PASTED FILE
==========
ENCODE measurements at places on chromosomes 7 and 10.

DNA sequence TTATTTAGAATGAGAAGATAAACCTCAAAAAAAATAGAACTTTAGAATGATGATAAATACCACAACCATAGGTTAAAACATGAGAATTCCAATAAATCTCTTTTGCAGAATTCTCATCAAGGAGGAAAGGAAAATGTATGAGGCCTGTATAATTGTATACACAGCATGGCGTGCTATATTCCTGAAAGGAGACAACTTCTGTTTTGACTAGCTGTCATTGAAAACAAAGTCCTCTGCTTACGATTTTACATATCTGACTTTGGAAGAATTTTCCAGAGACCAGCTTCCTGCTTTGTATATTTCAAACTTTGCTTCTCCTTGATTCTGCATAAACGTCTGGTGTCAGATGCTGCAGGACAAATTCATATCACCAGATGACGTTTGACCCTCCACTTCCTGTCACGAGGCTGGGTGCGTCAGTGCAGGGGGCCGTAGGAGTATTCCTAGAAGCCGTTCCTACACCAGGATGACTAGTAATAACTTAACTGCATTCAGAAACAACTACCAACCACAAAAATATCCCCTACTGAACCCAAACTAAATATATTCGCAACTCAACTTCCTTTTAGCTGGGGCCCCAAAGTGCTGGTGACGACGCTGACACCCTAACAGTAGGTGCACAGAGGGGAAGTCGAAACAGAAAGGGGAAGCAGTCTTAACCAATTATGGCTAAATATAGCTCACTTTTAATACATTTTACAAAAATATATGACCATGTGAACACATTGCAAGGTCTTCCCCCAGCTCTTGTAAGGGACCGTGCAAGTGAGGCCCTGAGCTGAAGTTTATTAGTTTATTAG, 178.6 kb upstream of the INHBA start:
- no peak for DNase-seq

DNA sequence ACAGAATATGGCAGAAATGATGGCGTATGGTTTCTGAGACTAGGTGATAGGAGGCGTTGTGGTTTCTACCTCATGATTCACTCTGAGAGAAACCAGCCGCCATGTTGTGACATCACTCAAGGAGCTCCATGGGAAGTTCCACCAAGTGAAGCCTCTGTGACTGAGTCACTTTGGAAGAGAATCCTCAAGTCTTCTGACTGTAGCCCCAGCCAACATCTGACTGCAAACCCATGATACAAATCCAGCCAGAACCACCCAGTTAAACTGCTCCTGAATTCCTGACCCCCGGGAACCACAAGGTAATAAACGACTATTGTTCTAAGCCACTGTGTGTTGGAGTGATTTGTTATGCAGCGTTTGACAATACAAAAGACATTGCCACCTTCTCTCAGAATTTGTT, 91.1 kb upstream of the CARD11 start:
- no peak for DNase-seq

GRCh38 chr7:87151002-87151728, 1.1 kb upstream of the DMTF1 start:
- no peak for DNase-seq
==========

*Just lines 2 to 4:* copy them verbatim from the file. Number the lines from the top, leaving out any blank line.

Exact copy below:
DNA sequence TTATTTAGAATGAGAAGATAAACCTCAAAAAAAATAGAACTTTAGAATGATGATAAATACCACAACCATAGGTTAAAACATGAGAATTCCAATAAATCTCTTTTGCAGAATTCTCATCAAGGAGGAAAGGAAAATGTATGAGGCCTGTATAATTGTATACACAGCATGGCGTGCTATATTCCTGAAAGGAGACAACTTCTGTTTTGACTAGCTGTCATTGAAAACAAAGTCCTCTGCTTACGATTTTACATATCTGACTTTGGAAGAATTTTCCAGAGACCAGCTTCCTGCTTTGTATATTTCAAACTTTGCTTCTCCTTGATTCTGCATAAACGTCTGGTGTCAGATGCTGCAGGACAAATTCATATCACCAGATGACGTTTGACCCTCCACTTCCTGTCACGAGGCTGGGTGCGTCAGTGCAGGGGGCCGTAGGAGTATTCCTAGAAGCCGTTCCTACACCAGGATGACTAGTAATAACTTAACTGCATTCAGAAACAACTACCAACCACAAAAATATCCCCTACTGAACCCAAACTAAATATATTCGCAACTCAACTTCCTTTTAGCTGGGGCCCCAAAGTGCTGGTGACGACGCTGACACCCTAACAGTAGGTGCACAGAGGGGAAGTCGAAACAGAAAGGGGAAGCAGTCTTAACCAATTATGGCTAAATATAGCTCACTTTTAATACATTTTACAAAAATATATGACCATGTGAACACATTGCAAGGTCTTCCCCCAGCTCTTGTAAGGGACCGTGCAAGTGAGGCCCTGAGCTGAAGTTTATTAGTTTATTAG, 178.6 kb upstream of the INHBA start:
- no peak for DNase-seq

DNA sequence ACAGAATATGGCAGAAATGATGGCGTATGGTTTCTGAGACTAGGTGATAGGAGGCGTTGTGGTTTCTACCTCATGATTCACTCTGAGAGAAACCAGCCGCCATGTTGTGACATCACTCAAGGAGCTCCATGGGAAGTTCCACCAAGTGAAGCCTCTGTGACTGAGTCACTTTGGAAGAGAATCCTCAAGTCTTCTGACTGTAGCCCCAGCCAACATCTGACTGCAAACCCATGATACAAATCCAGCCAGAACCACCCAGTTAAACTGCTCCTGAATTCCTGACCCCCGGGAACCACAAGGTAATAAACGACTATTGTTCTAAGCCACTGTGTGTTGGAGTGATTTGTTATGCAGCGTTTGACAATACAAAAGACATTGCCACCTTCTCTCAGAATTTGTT, 91.1 kb upstream of the CARD11 start: